Must-Know Facts About MRSA

Find out how to recognize symptoms of this antibiotic-resistant superbug – and what to do if you’re infected.

Medically reviewed in July 2021

As an ER doctor, I’m used to seeing difficult, antibiotic-resistant infections in patients. But historically those were patients who had stayed in the hospital for long periods of time, were older and frail, and were probably on a long list of medications.

That’s changing. While traditionally MRSA was “hospital acquired,” what appears to be growing is the rise of community-acquired MRSA. That means that people can catch it in public places or even in their own homes, not just hospital settings. So who gets MRSA? Anyone. Last week I treated a high school basketball player. The week before it was a daycare teacher. Healthy people are now being infected by this antibiotic-resistant superbug.

What is MRSA? MRSA stands for methicillin-resistant Staphylococcus aureus. Essentially, that means it’s a bacteria that’s resistant to methicillin and other standard antibiotics once used to treat it. The community-acquired (CA-MRSA) form usually causes infections of the skin, such as cellulitis, abscesses or wounds that are frequently confused with spider bites. In patients who have weakened immune systems, MRSA can spread to the bloodstream and other organs, but in most otherwise healthy people, it will remain a skin infection. Unfortunately, since MRSA is resistant to our typical first-line antibiotics, physicians have to use more advanced antibiotics to treat the infection. This sometimes causes problems because these medications have more side effects or can interact with other medications you may be taking.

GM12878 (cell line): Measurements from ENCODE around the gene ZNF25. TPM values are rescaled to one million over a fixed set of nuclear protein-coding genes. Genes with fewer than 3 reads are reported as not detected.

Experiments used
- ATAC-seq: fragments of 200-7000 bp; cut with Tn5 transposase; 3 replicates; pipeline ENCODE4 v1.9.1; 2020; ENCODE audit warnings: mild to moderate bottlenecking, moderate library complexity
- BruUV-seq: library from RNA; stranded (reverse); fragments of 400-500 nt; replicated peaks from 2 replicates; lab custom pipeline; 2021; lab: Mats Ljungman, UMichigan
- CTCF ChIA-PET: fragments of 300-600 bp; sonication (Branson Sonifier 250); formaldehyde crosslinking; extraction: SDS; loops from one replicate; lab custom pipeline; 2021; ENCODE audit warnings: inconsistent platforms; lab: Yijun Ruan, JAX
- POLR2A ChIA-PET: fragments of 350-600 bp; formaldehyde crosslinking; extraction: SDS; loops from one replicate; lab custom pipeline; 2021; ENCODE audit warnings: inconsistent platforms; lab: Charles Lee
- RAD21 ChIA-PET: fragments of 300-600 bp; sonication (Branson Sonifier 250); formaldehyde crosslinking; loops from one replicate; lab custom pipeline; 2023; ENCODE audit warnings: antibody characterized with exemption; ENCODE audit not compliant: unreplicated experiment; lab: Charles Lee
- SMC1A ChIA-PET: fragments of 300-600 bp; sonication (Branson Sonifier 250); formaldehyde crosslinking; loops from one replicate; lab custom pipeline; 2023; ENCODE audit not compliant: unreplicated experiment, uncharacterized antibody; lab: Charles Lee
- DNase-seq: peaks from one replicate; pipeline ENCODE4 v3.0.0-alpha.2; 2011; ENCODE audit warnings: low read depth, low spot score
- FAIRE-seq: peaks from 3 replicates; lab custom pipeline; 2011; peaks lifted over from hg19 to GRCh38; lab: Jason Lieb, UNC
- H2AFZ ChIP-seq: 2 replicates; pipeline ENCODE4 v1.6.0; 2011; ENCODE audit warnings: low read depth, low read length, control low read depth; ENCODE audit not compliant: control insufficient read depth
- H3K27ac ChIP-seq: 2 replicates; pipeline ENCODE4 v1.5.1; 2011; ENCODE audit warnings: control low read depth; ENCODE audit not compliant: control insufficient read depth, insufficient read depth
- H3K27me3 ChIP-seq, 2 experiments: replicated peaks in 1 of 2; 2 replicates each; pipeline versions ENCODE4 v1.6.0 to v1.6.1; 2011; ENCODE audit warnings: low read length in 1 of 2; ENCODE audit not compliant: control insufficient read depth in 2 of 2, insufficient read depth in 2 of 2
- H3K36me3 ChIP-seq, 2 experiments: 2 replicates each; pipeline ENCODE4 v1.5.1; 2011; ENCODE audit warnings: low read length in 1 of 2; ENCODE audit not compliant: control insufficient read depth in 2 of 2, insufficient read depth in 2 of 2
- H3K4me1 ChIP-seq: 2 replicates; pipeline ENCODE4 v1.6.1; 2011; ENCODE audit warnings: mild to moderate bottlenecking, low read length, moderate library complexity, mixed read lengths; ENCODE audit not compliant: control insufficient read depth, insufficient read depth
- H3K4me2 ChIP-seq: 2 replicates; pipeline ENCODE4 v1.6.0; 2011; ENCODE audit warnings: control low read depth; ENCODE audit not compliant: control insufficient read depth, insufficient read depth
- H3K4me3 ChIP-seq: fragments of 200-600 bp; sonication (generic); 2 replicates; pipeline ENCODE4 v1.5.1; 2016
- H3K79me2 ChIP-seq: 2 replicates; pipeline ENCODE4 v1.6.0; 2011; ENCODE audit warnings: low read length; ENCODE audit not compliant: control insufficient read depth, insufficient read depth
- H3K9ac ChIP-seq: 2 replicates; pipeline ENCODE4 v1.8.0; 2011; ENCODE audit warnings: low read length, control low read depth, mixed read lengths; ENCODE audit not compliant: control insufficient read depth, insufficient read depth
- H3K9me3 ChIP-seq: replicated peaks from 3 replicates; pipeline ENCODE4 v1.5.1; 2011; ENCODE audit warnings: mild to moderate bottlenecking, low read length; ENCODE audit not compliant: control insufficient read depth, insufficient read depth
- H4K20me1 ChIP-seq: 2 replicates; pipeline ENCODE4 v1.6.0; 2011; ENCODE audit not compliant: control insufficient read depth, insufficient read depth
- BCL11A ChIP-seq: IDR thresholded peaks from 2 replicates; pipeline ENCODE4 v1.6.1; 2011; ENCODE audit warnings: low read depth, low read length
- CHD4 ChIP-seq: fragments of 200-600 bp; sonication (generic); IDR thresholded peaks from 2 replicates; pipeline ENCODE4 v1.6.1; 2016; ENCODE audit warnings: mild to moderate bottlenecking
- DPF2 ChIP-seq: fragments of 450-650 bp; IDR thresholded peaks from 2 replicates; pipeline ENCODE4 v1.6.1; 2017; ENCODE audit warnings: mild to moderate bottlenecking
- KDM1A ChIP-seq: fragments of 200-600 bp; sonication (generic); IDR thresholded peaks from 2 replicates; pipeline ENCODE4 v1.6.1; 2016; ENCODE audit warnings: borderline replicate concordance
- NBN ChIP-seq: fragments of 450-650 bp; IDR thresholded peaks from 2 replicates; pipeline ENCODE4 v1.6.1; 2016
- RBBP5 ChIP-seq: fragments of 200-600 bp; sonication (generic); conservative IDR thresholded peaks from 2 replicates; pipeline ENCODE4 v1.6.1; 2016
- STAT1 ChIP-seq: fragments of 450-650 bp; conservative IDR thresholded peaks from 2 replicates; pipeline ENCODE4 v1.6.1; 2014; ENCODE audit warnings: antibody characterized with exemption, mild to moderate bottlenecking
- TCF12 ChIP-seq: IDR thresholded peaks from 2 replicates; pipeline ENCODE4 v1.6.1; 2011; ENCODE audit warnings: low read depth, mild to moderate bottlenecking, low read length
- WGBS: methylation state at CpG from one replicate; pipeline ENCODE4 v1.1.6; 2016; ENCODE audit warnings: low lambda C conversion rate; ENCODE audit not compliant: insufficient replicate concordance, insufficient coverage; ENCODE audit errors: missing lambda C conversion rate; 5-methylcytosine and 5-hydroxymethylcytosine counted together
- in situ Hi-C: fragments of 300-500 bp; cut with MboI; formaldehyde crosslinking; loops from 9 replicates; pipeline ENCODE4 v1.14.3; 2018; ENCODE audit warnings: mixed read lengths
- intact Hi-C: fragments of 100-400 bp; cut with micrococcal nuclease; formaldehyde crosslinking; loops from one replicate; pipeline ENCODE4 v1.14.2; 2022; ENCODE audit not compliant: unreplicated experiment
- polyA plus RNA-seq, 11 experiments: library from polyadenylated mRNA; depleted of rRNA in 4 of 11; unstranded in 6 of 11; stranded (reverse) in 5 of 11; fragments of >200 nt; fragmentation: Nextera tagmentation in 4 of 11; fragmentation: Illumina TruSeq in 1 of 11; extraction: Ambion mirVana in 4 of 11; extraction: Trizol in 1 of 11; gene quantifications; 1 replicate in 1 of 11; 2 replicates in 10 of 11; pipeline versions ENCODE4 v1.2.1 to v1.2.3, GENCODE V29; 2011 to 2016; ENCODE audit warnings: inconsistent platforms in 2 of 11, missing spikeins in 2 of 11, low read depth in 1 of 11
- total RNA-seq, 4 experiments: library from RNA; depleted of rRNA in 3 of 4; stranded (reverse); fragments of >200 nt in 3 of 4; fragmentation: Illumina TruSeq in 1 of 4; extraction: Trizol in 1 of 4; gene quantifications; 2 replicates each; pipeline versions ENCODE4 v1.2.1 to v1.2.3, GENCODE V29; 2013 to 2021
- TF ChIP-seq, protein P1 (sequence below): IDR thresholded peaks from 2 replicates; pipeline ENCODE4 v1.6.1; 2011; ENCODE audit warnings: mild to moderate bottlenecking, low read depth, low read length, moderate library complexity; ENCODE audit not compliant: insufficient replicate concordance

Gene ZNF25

How do you get MRSA? MRSA is passed by direct contact. If you have a scrape or an open wound and touch someone who has the infection, it can be passed to you. Likewise, an item an infected person has used (such as a towel or razor) can spread the bug to you. In addition, about 2% of the population are “carriers” of MRSA, meaning they have the bacteria on their skin. They usually don’t get sick from it, but they can unknowingly spread it.

Are some people at higher risk? Certain groups are at higher risk of exposure, mostly due to physical contact and sharing equipment. These include athletes in contact sports (athletic mats and locker rooms are two key areas of transmission), children in daycare centers and anyone living in crowded conditions (such as military training camps and even prisons).

What can you do to prevent it?
A few key tips can minimize your risk of a MRSA infection:

  • Wash your hands frequently. Remember to wash for 20 seconds. It’s also a good idea to bathe/shower immediately after any athletic activity.
  • Keep any breaks to the skin (cuts, abrasions and other injuries) covered, clean and dry until they’re fully healed to avoid infection.
  • Avoid sharing personal items with other people—especially ones such as razors and towels.

What are signs of a MRSA infection?
It can often be difficult to distinguish a MRSA infection from a run-of-the mill skin infection, but when I’m seeing a patient, I look for a couple of signs. If there is any sign of an abscess (such as swelling beneath the skin), pus or drainage, or if the patient has a fever, I’ll be more likely to consider MRSA. A lot of my patients come in thinking they have a spider bite. But unless you actually saw the spider, it’s likely a MRSA infection.

What should you do if you think you have a MRSA infection?
Immediately make an appointment with your doctor to be evaluated. Antibiotics are still the mainstay of MRSA treatment, although it’s becoming more difficult to treat.

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